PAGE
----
Police in Dar es Salaam has launched a major crackdown against operators of motorbikes, commonly known as “Bodaboda” which are reportedly used in transporting suspected criminals.
More than ten “Badoboda” operators have been arrested since the operation was kick-started in Kinondoni District last week, Officer Commanding District (OCD) in Oysterbay Wilbroad Mutafungwa said yesterday.
“We are determined to fight the criminals….we are arresting motorbike operators because they are suspected to be ferrying some of the alleged criminals around,” said Mutafungwa, on behalf of Kinondoni Regional Police Commander, Charles Kenyela.
“We started the operation last week, and have arrested a total of 14 motorbikes’ operators so far,” added Matafungwa.
According to the official, investigations by the police have discovered that some of the motorists have been ferrying people who, “in one way or another are connected with different crime incidents reported in the city, including robbing filling stations and big shops.”
OCD Mutafungwa said the ongoing operation is also aimed at identifying the motorbike operators who are violating traffic regulations such as riding without safety helmets and driving licenses when transporting passengers.
This paper witnessed a significant number of Kinondoni police officers at the junction of Ali Hassan Mwinyi Road and Kenyata Drive — arresting Badoboda operators.
The Guardian yesterday saw some operators who were nabbed and escorted to the Oysterbay Police Station -for questioning and legal actions.
When contacted one Bobaboda operator, Jovit Byangwamu operating in Mwananyamala admitted that some of their colleagues were providing transport services to criminals.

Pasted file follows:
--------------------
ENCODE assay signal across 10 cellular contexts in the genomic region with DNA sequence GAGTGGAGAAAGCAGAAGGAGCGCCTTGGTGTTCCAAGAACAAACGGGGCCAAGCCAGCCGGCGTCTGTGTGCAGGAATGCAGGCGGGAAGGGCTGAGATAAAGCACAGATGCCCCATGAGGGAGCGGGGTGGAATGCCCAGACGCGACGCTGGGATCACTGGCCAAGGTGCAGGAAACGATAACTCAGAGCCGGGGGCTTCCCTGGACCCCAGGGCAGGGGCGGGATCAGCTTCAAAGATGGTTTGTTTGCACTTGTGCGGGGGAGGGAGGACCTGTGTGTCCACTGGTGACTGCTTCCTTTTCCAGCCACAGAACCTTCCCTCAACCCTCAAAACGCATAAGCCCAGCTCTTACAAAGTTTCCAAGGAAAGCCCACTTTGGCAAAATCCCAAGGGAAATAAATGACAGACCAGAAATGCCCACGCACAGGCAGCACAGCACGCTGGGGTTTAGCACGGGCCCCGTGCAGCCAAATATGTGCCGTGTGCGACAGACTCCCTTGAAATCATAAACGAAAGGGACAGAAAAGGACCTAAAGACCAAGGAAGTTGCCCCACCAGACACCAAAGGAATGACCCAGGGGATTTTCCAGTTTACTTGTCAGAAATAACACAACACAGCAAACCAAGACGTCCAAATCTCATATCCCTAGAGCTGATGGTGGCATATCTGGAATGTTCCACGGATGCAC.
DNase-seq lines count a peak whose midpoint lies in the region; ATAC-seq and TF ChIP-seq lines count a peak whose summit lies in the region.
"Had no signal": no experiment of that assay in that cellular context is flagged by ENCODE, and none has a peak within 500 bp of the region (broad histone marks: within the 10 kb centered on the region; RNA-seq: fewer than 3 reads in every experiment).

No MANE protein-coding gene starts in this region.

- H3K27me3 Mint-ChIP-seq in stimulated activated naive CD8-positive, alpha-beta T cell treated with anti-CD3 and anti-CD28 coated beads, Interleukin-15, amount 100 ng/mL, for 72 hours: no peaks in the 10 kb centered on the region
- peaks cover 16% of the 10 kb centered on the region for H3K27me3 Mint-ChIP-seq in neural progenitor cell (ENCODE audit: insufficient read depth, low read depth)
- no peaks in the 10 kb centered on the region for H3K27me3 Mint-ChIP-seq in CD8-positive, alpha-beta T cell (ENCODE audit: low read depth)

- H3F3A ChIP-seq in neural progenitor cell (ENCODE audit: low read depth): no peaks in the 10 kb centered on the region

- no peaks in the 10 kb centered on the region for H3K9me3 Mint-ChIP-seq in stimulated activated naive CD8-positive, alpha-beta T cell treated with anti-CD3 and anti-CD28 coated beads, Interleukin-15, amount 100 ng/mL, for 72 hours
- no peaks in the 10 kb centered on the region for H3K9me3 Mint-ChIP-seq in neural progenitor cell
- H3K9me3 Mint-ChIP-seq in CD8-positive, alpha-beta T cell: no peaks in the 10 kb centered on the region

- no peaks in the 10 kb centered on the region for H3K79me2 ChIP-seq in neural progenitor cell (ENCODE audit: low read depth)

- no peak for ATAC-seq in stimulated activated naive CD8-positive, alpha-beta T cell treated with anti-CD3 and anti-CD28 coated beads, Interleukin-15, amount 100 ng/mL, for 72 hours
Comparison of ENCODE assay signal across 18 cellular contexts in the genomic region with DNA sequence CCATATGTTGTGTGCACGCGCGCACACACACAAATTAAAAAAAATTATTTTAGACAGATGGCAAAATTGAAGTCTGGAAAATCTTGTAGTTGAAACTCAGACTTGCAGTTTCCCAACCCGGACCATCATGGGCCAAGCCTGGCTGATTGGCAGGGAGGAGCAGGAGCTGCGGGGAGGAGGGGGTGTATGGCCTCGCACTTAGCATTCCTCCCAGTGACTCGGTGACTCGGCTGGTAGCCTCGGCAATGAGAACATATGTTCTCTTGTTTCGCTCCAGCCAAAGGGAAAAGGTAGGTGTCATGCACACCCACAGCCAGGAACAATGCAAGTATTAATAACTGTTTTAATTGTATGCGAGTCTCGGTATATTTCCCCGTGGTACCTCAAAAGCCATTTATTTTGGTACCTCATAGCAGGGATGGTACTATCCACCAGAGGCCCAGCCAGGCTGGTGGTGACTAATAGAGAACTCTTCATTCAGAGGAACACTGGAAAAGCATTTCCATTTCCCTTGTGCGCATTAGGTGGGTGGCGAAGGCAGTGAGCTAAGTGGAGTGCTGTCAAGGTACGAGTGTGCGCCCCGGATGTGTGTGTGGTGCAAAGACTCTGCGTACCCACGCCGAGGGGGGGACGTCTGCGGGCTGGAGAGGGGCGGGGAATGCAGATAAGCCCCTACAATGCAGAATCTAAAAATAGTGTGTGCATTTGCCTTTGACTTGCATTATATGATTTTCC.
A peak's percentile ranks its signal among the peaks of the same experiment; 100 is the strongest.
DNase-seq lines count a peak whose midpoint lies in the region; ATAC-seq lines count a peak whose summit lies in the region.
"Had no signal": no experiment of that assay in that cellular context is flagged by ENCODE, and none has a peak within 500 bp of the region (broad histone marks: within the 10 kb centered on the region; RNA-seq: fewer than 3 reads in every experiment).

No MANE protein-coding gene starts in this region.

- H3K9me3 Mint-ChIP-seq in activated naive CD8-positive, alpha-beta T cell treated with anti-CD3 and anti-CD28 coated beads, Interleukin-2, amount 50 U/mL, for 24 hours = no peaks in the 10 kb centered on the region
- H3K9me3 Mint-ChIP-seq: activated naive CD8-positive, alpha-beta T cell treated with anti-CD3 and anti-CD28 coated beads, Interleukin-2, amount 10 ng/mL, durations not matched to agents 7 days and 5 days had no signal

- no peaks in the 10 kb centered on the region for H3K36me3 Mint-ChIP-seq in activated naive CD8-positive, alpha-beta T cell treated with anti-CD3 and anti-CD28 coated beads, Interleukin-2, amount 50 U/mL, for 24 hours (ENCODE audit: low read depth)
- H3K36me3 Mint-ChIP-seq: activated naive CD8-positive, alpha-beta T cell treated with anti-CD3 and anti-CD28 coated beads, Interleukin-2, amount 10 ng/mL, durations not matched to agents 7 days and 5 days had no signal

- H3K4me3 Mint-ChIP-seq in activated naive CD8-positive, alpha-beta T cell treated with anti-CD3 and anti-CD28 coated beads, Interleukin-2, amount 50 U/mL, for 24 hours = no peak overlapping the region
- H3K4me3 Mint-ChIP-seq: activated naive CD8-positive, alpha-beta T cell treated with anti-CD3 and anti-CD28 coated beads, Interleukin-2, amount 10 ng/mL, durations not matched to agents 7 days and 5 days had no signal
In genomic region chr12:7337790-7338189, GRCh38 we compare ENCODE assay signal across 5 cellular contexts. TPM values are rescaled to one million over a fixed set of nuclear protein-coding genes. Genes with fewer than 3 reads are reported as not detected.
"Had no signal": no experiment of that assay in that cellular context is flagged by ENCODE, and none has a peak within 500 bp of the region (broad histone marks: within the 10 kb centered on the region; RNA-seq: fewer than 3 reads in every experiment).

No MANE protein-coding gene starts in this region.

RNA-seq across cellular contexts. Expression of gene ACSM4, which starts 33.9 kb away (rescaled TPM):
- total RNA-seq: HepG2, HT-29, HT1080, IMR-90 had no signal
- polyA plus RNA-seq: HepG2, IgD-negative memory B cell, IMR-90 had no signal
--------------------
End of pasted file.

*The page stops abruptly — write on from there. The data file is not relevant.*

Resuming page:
“It’s an open secret that some of our colleagues are criminals…they pretend to be operators of Bodaboda, but they are criminals. Sometimes, they kidnap our colleagues and take away their belongings” he said.
He hailed latest police crackdown saying it will weed out the riders who have no knowledge or respect for road rules and regulations, but engaged in the business in order generate “fast money.”
Last month, Dar es Salaam Regional Commissioner (RC) Said Meck Sadiki ordered the authorities to register all tricycles (Bodaboda) in the region and distinguish between commercial and private tricycles.
He made the remarks at the launch of Ilala traffic wardens to help the traffic police enforce traffic rules and regulations.
Sadiki said the tricycles, while a necessary means of transport in the city, were jeopardising people's lives since they contributed significantly to preventable road accidents.
"Although the parliament has allowed tricycles to operate outside the city centre, there is still need to register them according to their use including allocating park places for them.
This move will reduce or eliminate rampant traffic jams especially in the city and reduce crime," he said.
The RC urged road users to obey traffic rules and regulations instead of breaking them. He also directed petty traders to stop displaying their commodities on service roads and at bus stations since doing so denied other people, particularly pedestrians their rightful access to the roads.
He said the service roads were for pedestrians and emergency use for motorists who had a breakdown but not for parking trucks.
He called upon the traffic wardens to arrest all motorists, who would be found parking their vehicles on service roads regardless of their social or political status, for nobody was above the law.